Restrictions on movement were reinstated in Srinagar on Sunday, August 18, following clashes between protesters and police overnight (local time) from Saturday, August 17, into Sunday that left dozens of people wounded. The clashes primarily took place in the Rainawari, Nowhatta, and Gojwara areas of the city. Roadblocks remained in place in Srinagar on Sunday and internet and mobile phone services remained blocked despite recent assurances from state government officials that authorities were moving to ease the crackdown in Jammu and Kashmir state, including planning to open primary schools in Srinagar on Monday, August 19, and progressively easing movement and other curfew restrictions, as well as restoring service on telephone landlines.
Lingering disruptions to transportation and business are to be expected in Jammu and Kashmir state over the coming days amid heightened security measures. Further protest activity and associated clashes between demonstrators and police cannot be ruled out.
Following a cabinet meeting on August 5, Indian Home Minister Amit Shah proposed to parliament that Article 370 in the Constitution, which accords Jammu and Kashmir a special autonomous status, be revoked. He also proposed that Jammu and Kashmir be reorganized as a Union Territory with an Assembly, and Ladakh be a separate Union Territory with no legislature.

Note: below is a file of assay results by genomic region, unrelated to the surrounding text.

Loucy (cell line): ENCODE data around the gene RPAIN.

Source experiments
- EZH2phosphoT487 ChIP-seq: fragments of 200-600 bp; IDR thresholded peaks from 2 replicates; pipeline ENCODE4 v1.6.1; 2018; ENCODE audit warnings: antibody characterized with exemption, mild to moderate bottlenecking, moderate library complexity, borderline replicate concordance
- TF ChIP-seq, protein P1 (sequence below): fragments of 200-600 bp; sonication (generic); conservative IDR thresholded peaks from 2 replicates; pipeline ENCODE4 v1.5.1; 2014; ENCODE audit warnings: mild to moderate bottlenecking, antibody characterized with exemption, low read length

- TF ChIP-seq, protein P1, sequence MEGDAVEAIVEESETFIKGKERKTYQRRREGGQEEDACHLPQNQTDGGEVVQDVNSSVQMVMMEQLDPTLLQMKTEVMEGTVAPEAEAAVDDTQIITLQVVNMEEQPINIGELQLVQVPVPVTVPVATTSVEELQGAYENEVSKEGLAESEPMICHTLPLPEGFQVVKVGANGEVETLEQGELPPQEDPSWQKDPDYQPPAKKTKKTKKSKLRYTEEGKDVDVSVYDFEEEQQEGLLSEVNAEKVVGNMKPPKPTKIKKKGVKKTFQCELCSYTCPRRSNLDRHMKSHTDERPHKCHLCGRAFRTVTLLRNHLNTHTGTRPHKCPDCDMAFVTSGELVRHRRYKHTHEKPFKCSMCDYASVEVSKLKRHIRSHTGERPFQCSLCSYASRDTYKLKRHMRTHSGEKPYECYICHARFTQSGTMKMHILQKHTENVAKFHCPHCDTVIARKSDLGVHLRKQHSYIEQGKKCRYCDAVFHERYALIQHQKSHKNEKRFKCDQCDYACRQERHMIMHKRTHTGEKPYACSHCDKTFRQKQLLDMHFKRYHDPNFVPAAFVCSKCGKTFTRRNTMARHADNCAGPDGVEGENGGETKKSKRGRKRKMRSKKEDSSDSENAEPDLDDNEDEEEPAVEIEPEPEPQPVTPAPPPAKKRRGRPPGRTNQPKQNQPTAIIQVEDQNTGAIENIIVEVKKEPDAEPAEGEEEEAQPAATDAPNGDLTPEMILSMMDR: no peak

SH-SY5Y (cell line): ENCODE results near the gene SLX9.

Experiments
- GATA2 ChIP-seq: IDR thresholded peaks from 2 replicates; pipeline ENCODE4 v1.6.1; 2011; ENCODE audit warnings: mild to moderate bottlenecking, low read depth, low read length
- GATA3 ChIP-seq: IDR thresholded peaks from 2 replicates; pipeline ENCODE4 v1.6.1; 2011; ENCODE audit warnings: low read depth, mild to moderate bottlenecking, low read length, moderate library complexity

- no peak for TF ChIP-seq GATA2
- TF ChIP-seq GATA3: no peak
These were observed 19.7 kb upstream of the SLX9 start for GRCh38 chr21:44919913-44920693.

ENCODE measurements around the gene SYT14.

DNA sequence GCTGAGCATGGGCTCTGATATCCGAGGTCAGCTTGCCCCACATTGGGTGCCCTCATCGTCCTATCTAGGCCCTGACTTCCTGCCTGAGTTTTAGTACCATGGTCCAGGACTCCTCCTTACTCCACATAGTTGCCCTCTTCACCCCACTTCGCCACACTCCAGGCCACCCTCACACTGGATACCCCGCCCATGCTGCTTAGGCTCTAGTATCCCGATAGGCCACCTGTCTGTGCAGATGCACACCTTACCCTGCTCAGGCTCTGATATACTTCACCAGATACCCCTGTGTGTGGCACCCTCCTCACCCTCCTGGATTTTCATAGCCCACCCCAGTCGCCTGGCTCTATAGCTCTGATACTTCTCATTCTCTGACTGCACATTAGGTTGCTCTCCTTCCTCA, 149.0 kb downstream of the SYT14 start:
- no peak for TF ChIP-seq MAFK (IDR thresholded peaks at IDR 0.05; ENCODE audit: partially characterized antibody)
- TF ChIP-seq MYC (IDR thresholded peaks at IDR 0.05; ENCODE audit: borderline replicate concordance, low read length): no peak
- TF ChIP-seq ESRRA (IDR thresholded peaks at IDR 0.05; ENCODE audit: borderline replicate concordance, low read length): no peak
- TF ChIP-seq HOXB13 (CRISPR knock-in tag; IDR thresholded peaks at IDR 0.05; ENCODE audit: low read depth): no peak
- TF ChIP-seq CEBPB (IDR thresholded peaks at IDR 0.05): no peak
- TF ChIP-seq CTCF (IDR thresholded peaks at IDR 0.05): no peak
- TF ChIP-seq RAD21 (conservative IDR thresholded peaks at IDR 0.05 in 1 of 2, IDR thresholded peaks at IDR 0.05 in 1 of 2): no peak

After New Delhi rescinded the state's effective constitutional autonomy, a curfew was imposed in Jammu and Kashmir state on August 5, along with a blockage of landlines and internet services in many areas. Thousands protested the move in Srinagar on August 9, with Indian police firing tear gas and pellets to disperse demonstrators. On August 10, rocks, wooden structures, and other objects placed by demonstrators on a major road blocked traffic; shops were also closed in the city.
Individuals in Jammu and Kashmir state are advised to monitor developments to the situation, avoid all protests, prepare for lingering disruptions, and adhere to all instructions issued by the local authorities and their home governments.
Some Western governments advise their citizens against travel to parts of Kashmir, notably including areas along the Line of Control (LoC), due to the significant risk of violence.
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